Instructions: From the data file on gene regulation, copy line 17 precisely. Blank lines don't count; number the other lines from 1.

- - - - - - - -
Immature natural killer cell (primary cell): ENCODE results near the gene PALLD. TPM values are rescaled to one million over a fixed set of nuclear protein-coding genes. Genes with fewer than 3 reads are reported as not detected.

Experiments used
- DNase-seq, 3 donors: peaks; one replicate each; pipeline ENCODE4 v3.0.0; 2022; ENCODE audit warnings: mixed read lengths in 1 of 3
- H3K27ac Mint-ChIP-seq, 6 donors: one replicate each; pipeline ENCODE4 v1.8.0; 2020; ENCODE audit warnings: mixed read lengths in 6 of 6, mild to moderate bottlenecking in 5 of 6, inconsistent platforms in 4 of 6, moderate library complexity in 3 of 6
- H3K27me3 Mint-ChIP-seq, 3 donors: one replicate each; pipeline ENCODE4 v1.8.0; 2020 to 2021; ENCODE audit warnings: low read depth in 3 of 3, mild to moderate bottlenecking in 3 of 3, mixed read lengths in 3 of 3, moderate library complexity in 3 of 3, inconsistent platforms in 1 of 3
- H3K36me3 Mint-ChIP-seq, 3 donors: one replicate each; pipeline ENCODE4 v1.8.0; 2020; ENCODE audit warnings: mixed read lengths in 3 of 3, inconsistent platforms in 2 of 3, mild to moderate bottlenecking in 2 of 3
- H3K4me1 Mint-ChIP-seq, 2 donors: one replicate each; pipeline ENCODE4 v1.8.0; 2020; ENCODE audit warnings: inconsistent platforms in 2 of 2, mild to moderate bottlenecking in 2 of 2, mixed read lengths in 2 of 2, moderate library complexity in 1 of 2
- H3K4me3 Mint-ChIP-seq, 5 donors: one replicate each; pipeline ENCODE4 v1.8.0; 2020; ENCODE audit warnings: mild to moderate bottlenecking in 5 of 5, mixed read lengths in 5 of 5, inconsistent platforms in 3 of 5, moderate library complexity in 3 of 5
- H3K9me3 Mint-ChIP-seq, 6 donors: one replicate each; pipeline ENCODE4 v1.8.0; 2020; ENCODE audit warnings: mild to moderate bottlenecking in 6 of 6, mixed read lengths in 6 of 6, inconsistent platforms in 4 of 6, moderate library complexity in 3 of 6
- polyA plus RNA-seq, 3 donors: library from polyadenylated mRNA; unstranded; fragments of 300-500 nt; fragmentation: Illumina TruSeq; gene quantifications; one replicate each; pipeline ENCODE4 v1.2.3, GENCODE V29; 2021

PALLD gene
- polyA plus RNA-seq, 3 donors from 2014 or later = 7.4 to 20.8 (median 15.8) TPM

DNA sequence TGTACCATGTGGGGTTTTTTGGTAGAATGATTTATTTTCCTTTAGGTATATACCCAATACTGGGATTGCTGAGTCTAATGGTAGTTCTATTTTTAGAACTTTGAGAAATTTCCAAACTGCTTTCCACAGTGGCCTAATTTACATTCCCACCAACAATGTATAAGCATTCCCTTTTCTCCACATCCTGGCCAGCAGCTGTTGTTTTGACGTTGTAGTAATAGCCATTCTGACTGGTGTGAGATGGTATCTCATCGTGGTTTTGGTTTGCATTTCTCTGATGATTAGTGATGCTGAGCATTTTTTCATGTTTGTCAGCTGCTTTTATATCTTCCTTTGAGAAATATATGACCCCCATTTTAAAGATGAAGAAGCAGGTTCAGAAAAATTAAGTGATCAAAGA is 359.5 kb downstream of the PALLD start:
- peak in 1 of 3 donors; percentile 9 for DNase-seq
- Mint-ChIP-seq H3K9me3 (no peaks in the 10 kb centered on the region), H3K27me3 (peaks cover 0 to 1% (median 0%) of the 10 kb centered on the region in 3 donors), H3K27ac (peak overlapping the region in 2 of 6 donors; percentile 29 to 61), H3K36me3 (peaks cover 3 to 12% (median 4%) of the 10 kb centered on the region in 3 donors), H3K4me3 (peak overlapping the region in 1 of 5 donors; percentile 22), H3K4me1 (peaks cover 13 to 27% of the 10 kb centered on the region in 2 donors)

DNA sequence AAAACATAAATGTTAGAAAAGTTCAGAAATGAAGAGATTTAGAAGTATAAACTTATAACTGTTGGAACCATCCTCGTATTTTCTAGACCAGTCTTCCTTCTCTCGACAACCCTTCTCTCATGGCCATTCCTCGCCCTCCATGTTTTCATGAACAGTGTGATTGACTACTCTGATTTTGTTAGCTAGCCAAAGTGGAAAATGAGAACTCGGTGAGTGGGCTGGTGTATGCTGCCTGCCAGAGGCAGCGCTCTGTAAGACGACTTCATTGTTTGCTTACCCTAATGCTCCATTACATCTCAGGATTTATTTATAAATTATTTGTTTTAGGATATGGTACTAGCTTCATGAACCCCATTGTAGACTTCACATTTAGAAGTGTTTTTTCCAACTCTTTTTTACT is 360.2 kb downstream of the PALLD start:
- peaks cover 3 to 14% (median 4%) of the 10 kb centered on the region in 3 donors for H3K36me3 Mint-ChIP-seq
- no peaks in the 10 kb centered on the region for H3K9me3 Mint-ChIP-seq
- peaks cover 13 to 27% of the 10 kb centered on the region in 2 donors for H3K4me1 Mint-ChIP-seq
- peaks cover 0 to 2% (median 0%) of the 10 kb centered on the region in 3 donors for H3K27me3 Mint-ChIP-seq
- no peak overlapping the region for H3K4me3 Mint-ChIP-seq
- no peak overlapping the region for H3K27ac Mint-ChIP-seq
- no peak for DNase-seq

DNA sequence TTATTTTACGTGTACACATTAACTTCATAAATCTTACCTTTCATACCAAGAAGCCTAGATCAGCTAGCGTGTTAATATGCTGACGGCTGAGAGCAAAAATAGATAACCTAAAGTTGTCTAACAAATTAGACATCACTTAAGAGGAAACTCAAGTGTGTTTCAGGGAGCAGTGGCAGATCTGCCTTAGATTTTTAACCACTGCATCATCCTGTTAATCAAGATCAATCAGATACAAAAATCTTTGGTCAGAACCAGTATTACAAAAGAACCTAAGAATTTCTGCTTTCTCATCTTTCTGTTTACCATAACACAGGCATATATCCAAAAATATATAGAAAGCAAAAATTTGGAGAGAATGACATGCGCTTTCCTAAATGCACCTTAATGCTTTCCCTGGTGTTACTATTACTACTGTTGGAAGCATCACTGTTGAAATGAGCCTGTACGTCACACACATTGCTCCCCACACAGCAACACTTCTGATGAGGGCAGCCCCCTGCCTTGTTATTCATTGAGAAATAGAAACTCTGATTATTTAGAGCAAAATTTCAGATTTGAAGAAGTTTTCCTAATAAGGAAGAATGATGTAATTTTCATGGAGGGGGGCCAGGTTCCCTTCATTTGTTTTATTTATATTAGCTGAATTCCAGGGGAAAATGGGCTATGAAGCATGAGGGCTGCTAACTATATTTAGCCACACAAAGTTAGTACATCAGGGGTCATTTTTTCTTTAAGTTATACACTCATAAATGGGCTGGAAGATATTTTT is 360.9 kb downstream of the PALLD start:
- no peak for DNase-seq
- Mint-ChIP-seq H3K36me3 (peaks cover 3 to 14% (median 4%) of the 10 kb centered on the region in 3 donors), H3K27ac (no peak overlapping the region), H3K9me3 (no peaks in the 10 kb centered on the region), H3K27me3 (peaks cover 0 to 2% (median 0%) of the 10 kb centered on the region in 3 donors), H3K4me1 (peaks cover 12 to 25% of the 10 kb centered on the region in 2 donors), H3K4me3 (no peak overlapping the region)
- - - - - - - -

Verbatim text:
- peaks cover 3 to 14% (median 4%) of the 10 kb centered on the region in 3 donors for H3K36me3 Mint-ChIP-seq